That familiar buzzing of the dentist’s drill is enough to insight fear and panic into a lot of patients. Although having a tooth drilled into isn’t the most pleasant experience, most patients can agree that it is a necessary part of protecting your smile from any additional damage. This long-time approach to dentistry is now being called into question after recent studies suggest that no-drill dentistry can be just as effective. Does this mean that tooth extraction and restorative options like dental implants should be avoided? Absolutely not! Once tooth decay reaches the point where tooth loss or tooth extraction will occur, we suggest restoring your missing teeth as soon as possible to minimize the damage that can occur to the rest of your teeth. However, some studies suggest that we are too quick to use the old “drill and fill” method for tooth decay that can be reversed. To explain more on this subject, Dr. K. Ashraf gives his readers here in Waterloo, ON an in-depth look at no-drill dentistry.
So, what’s the classic method used for dealing with any signs of dental decay? The drill and fill technique has been an approach that has been around for decades. Dentists will detect early signs of decay and prevent the development of a cavity by drilling into the tooth and using a filling material. This method for preventing a cavity outbreak has been a staple approach in the field of dentistry for years.
In fact, a drill is a tool that has been around for thousands of years. The drill is believed to have first appeared in 7000 BC in the Indus Valley civilization, where the bow drill was used for the production of beads and jewelry. The first mechanical drill used for dentistry was invented in 1790 by John Greenwood and featured a dental foot engine. Others continued to improve upon this creation until the first electric dental drill was invented by George F. Green in 1875. From this point, dental drills have progressed into the effective, quick tools they are today.
Now that we know a bit more about the dental drill and why it’s used, let’s take a look at recent studies that suggest a no-drill approach can be more effective. The old “drill and fill” approach to dentistry is based on the belief that tooth decay is a rapidly progressive problem. In truth, tooth decay can take years until an actual cavity has developed. Researchers from the University of Sydney say that it can take up to eight years for tooth decay to progress from the tooth enamel to the dentin. If proper preventative measures are taken during this time, drilling and filling the tooth may not be necessary.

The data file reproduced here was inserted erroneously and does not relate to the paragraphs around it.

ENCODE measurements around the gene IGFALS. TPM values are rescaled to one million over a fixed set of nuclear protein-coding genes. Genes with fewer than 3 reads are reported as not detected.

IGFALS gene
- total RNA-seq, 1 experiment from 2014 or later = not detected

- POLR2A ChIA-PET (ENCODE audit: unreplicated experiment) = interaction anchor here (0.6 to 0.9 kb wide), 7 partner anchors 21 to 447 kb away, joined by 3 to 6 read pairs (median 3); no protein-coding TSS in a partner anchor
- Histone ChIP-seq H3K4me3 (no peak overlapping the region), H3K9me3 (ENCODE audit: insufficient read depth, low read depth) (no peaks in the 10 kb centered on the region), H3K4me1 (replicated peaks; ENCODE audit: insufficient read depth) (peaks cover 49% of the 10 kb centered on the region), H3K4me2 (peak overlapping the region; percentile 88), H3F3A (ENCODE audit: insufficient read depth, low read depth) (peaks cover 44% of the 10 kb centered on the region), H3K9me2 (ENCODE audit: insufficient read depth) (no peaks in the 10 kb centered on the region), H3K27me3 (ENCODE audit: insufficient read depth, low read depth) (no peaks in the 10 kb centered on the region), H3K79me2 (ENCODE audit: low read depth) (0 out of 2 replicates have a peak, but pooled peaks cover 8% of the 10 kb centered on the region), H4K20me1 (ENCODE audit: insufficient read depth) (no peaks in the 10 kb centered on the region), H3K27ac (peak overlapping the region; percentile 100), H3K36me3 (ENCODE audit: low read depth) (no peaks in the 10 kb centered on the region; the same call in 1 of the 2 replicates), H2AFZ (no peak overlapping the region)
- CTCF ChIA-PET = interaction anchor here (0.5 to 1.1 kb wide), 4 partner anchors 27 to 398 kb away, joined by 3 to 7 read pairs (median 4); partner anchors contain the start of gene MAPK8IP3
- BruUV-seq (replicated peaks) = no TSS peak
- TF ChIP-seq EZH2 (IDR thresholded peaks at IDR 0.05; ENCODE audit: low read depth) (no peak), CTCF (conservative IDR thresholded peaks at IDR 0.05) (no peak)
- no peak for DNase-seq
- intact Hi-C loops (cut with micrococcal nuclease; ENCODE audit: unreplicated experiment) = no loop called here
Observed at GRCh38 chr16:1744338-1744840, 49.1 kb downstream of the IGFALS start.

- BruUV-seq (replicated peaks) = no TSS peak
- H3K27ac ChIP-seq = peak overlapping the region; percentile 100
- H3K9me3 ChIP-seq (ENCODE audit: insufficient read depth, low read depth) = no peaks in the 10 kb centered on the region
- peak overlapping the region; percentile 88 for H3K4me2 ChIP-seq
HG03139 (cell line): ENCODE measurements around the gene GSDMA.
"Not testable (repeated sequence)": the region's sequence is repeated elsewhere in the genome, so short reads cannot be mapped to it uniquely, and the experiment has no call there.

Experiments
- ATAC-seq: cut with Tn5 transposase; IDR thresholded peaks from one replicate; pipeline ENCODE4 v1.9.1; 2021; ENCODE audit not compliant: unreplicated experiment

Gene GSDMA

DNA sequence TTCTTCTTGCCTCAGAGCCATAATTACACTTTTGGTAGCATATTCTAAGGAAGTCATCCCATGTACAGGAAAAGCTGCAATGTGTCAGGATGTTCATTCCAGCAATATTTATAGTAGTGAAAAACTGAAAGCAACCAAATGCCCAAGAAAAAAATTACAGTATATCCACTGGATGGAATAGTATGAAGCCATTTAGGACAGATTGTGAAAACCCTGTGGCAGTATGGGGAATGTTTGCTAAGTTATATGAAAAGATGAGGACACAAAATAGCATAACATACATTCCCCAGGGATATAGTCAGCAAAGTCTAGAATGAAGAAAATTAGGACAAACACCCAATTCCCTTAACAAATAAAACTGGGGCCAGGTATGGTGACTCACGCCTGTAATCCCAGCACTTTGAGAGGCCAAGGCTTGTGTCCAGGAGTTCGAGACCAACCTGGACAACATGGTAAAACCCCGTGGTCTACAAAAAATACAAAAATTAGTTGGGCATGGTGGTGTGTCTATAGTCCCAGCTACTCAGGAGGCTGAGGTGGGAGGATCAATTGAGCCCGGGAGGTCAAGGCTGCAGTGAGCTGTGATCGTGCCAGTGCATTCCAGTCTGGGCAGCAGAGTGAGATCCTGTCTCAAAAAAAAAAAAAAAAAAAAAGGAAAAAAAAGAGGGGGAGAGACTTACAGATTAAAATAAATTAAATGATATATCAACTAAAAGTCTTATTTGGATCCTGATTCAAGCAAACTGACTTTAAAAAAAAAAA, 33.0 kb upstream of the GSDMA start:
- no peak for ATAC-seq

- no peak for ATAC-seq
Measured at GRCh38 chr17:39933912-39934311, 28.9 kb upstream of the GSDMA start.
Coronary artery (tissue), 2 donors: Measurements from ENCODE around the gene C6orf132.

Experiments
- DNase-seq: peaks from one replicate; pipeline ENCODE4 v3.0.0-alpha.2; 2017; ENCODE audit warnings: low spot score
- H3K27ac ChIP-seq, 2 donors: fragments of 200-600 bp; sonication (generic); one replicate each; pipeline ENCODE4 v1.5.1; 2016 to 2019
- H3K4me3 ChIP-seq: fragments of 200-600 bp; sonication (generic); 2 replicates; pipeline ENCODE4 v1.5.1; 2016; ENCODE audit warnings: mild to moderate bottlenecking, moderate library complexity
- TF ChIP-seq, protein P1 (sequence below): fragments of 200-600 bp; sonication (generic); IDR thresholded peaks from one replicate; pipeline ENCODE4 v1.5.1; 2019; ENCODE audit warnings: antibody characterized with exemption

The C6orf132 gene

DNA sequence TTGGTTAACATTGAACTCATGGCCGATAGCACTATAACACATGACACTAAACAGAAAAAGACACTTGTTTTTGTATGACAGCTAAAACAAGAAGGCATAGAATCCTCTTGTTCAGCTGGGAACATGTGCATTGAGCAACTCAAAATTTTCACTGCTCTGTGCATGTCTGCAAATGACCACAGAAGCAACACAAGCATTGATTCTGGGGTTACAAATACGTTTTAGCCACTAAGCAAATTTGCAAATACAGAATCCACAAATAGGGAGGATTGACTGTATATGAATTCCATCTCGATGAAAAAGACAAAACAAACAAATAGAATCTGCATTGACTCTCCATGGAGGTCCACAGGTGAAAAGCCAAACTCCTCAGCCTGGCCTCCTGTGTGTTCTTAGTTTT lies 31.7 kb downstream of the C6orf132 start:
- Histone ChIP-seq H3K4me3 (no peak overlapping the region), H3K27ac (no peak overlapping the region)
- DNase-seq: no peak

The study from The University of Sydney looked at different patients for a seven-year period and found that the need for fillings fell 30-50% if the proper preventative measures were taken at the first sign of tooth decay. Researchers created a method called the Caries Management System (CMS) to help stop, reverse, and prevent dental decay before the drill and fill technique is ever needed. Some of the techniques that should be used in the Caries Management System include:
Although this no-drill approach is a great way to prevent and reverse tooth decay, it’s important to note that fillings will always be necessary for full-blown cavities that have developed. Once tooth decay has developed into a cavity, your dentist will need to stop the cavity from getting any bigger by drilling into the site and filling it.
The no-drill approach is appropriate for many cases of early decay. However, it won’t be an effective solution for patients dealing with severe oral health problems like tooth loss. If you’ve experienced tooth loss, it’s crucial to restore your smile as soon as possible. Treating your tooth loss will help prevent additional damage to your remaining teeth. We’ve seen many of our patients benefit from the natural look and longevity of dental implants. To get started on your dental implant process, contact our office today to schedule your one-on-one consultation with Dr. Ashraf.